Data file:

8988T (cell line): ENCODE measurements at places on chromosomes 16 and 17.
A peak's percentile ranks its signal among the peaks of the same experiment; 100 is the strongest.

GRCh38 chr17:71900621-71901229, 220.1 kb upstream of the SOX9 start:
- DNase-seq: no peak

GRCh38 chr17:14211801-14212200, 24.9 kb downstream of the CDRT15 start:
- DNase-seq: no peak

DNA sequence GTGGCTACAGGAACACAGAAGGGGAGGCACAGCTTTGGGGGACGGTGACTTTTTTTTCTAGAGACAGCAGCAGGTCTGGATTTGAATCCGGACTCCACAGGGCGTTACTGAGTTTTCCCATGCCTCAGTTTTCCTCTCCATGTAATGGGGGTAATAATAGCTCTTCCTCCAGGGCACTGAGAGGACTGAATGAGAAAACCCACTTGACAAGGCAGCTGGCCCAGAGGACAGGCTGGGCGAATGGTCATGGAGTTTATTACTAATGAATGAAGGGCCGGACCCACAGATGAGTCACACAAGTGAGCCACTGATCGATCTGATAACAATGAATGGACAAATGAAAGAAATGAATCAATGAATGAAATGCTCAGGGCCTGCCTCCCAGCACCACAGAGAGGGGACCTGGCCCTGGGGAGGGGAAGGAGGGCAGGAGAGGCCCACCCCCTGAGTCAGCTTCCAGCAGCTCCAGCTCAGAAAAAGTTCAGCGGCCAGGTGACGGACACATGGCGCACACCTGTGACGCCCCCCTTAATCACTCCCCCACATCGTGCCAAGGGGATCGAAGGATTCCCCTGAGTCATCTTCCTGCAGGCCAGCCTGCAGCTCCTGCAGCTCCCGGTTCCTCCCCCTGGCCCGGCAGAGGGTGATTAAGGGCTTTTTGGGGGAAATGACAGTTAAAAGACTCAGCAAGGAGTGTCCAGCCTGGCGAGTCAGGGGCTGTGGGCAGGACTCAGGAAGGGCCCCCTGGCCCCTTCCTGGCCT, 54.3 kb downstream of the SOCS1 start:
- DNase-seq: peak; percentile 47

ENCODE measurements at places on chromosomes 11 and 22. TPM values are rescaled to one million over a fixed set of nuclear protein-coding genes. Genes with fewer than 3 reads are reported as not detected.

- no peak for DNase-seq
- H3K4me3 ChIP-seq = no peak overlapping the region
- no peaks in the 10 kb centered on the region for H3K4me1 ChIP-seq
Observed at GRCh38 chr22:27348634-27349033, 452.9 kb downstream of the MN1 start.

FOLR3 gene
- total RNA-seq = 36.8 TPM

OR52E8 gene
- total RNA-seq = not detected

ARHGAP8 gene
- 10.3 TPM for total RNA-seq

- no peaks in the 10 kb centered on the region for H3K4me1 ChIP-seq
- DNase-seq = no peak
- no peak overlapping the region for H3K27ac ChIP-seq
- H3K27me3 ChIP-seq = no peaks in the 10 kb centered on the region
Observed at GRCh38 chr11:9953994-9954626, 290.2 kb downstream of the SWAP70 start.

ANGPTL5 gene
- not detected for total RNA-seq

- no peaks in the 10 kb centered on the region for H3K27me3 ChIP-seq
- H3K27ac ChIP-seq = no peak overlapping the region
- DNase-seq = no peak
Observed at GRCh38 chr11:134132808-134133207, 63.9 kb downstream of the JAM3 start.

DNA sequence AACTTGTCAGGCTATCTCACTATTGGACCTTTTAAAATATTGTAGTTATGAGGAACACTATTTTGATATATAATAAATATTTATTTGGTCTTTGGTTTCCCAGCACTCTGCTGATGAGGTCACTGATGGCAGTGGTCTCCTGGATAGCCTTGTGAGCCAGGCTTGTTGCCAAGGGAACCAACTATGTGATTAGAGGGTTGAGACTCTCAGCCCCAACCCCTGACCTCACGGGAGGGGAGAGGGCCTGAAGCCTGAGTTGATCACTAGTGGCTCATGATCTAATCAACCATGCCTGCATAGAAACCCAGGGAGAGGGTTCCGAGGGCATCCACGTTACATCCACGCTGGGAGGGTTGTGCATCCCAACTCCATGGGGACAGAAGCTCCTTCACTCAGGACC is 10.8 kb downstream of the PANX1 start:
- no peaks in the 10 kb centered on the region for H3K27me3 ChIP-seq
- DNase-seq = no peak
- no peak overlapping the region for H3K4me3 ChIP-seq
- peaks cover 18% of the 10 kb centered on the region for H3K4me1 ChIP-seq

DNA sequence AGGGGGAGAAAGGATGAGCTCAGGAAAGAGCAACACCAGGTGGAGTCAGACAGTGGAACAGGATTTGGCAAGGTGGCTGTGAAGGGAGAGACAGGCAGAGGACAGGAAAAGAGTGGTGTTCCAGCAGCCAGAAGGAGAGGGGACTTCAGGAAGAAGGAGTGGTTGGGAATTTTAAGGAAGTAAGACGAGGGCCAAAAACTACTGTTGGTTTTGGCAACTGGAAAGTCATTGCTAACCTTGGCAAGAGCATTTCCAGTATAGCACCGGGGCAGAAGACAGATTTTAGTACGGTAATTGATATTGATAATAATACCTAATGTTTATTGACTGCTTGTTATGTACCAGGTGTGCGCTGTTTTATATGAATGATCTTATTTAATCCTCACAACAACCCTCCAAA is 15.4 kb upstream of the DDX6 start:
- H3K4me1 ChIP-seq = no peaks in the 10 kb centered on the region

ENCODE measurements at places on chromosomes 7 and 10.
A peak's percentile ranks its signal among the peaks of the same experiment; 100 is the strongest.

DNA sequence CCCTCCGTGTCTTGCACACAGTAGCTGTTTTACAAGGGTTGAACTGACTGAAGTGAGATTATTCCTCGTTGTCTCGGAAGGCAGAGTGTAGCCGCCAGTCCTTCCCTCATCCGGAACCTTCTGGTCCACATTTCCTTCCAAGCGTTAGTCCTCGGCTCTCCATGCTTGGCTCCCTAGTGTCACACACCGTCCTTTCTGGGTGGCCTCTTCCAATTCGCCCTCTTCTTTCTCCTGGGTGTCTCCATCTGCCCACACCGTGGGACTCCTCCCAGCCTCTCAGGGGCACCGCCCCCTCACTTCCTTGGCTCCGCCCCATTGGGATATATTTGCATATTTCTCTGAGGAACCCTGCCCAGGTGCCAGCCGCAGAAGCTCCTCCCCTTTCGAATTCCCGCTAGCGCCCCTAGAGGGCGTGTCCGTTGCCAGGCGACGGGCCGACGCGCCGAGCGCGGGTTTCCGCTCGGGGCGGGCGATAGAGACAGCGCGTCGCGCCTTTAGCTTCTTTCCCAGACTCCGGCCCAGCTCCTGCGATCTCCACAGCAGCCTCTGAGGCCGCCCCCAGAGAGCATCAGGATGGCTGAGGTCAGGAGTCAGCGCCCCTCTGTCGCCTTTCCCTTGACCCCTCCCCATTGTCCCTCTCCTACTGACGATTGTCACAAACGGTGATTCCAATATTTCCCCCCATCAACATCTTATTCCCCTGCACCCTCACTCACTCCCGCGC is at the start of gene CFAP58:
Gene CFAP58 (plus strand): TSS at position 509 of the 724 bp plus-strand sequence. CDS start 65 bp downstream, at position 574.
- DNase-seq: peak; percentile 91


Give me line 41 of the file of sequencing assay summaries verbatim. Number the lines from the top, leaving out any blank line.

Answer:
Gene CFAP58 (plus strand): TSS at position 509 of the 724 bp plus-strand sequence. CDS start 65 bp downstream, at position 574.